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Automated Reasoning Systems. For first order Predicate Logic. Is F a logical consequence of T ?. AR: general context. Given is a knowledge base in predicate logic: T. is a set of formulae in first order logic formally also called: a “Theory’’.

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automated reasoning systems

Automated Reasoning Systems

For first order Predicate Logic

ar general context

Is F a logical consequence of T ?

AR: general context.
  • Given is a knowledge base in predicate logic: T
  • is a set of formulae in first order logic
  • formally also called: a “Theory’’
  • Given is also an additional first order formula: F
    • Notation: T |=F (T implies F)
  • Find reasoning techniques that allow to decide on this for EACH F and T.
  • Requirements:
    • correctness -- completeness -- efficiency
ar decidability

There CANNOT EXIST AN ALGORITHMthat decides whether T|=F, for any theory T and any formula F.

  • There exists a reasoning technique, such that for any theory T and formula F, such that T|=F, the reasoning technique provesT |= F.
AR: decidability.
  • Theorem Church ‘36:
  • BUT: semi-decidable !
  • Completeness Theorem of Goedel ‘31:
  • SO: if F follows from T, then we find a proof, else it is possible that the procedure doesn’t terminate.
wait a second

The theorems of Church and Goedel are contradicting: We can try to prove F and ~F in parallel, and according to Goedel’s theorem one of these must succeed after a finite time.

Wait a second ...
  • Wrong !
  • Let: T ={smart(Kelly)} en F =strong(Kelly)
  • Although strong(Kelly)  ~strong(Kelly) is always true, we have:
    • neither: {smart(Kelly)} |= strong(Kelly)
    • nor: {smart(Kelly)} |= ~strong(Kelly)
ar general outline 1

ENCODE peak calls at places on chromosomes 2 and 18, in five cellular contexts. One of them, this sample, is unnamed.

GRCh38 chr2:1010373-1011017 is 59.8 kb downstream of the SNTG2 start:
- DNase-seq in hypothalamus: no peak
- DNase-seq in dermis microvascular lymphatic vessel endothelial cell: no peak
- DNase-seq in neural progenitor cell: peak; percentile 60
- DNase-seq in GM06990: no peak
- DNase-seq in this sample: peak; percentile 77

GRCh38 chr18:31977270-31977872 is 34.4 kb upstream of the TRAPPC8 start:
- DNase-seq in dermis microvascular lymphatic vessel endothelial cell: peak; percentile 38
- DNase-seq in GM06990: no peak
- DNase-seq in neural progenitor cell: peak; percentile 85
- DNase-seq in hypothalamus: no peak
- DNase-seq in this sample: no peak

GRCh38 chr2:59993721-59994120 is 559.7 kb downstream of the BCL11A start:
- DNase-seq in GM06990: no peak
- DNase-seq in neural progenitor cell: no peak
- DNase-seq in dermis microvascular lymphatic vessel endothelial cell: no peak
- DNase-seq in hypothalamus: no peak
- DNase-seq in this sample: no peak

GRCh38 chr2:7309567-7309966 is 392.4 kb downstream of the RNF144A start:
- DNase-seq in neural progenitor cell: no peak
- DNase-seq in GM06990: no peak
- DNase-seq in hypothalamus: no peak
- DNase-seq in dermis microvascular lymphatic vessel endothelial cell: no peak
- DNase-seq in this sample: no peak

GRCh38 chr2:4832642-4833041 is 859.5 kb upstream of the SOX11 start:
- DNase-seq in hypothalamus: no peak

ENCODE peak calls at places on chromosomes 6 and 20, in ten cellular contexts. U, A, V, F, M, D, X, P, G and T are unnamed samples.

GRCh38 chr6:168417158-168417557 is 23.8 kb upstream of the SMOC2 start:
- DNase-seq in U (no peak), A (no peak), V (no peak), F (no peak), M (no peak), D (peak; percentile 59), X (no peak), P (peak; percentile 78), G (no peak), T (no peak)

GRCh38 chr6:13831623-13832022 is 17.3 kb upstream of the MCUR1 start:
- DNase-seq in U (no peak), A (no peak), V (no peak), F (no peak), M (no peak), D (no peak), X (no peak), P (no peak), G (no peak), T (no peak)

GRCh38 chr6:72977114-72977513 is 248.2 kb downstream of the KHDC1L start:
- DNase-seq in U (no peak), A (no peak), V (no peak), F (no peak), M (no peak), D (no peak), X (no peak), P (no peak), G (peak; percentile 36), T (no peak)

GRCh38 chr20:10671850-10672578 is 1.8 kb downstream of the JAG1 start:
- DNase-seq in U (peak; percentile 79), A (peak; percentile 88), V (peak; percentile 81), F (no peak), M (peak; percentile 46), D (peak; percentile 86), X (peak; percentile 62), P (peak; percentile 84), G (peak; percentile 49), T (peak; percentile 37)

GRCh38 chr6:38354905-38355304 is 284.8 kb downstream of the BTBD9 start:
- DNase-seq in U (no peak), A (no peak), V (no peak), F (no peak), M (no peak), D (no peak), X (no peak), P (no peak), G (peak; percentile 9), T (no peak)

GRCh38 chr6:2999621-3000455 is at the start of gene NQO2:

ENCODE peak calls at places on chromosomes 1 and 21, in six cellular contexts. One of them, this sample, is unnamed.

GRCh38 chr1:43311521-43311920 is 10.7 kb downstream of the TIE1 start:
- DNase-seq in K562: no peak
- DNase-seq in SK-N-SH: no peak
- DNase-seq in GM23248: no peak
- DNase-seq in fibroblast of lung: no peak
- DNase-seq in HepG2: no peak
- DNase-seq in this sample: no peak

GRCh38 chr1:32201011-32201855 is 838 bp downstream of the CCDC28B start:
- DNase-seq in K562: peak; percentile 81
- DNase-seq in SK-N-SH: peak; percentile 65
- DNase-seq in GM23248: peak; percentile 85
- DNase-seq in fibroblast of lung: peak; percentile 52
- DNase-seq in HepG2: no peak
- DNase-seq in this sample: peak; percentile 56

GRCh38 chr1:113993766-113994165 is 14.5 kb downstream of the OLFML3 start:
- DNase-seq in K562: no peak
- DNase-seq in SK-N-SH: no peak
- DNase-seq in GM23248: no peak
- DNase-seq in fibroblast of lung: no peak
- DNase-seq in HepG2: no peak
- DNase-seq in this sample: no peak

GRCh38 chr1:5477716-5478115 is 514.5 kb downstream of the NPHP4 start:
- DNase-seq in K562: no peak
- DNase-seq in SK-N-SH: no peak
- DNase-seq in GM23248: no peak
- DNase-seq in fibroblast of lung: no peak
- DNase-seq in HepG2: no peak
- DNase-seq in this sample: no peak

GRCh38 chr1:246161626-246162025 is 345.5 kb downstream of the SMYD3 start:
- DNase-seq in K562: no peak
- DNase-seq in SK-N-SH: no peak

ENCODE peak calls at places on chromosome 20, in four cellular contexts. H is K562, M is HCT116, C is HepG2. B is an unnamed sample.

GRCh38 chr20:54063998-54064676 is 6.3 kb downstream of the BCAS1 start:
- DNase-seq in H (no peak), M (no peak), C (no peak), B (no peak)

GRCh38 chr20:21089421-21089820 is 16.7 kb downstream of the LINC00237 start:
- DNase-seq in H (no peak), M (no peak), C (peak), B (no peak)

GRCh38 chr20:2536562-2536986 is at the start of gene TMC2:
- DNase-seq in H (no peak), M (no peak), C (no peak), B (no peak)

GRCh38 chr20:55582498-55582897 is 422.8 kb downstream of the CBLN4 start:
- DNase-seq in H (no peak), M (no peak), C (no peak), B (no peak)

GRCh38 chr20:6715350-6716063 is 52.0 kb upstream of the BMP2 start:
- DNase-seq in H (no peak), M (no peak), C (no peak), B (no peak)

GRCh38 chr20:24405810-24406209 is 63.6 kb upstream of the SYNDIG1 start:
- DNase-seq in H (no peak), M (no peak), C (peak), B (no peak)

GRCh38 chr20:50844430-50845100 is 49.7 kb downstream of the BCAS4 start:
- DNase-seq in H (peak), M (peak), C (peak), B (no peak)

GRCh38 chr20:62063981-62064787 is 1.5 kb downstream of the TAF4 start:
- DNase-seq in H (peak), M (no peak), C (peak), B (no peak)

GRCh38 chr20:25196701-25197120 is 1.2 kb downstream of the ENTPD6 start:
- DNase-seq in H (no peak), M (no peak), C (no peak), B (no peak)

backward resolution

AR: general outline (1).
  • First we sketch the most generally used approach for automated reasoning in first-order logic:
  • The different technical componentswill only be explained in full detail in a second pass (outline (2)).
ar general outline 2

ground Horn clause logic

AR: general outline (2) .
  • We study different subsets of predicate logic:
  • Horn clause logic
  • Clausal logic
  • full predicate logic
  • In each case we study semi-deciding procedures.
  • Each extension requires the introduction of new techniques.
backward resolution

0) The task: an example.

  • 1) Proof by inconsistency.
  • 2) Conversion to clausal form.
  • 3) Unification.
  • 4) The resolution step.
  • 5) (Backward) resolution proofs.
Backward resolution:
0 the task example

T

p= parent

f= father

r= rich

q= old

z ~ q(z)

y p(f(y))

x p(x)  q(x)  r(x)

F

  • In this world, is always true ?

u r(f(u))

0) The TASK (example):
  • Are axioms: describe knowledge about some world.
  • How to prove such theorems in general?
1 proof by inconsistency

F

  • Don’t prove F directly:

u r(f(u))

  • NEW TASK:

~ u r(f(u))

z ~ q(z)

y p(f(y))

x p(x)  q(x)  r(x)

  • is inconsistent.
1) Proof by inconsistency
  • But add the negation of F to the axioms and prove that this extension is inconsistent.
  • the 4 axioms are never true in 1 same interpretation.
2 clausal form

Each set of axioms can be transformed into a new set of formulae, that contains only formulae of the form:

xy…zp(…)  q(…)  …r(…)  t(…)  s(…)  …  u(…)

2) Clausal form:

= Normalize the formulae to a (more simple) standard form.

  •  only left;  only right
  • no ~ ; no 

which is inconsistentif and only ifthe original set was inconsistent.

Notice: “x y … z“can be dropped.

example

u false  r(f(u))

z false  q(z)

x q(x)  r(x)  p(x)

Example:
  • ~ u r(f(u))
  • z ~ q(z)
  • y p(f(y))

: is already in clausal form: ( P  P  true)

  • x p(x)  q(x)  r(x)

Ps: usually requires much more work!

3 unification

Ex.: p(f(A),y) p(x, g(x))

  • Ex.: x must become: f(A)
  • g(x) must become: g(f(A))
  • y must become: g(f(A))

p(f(A), g(f(A)))

3) Unification:
  • Given 2 atomic formulae:
  • find their most general common instance.
  • Most general unifier (mgu) : x -> f(A)
  • y -> g(f(A))
4 the resolution step

Modus tollens

Modus ponens

P  Q

P

Q

P  Q

~Q

~P

Q  P

P  true

Q true

Q  P

false  Q

false  P

Resolution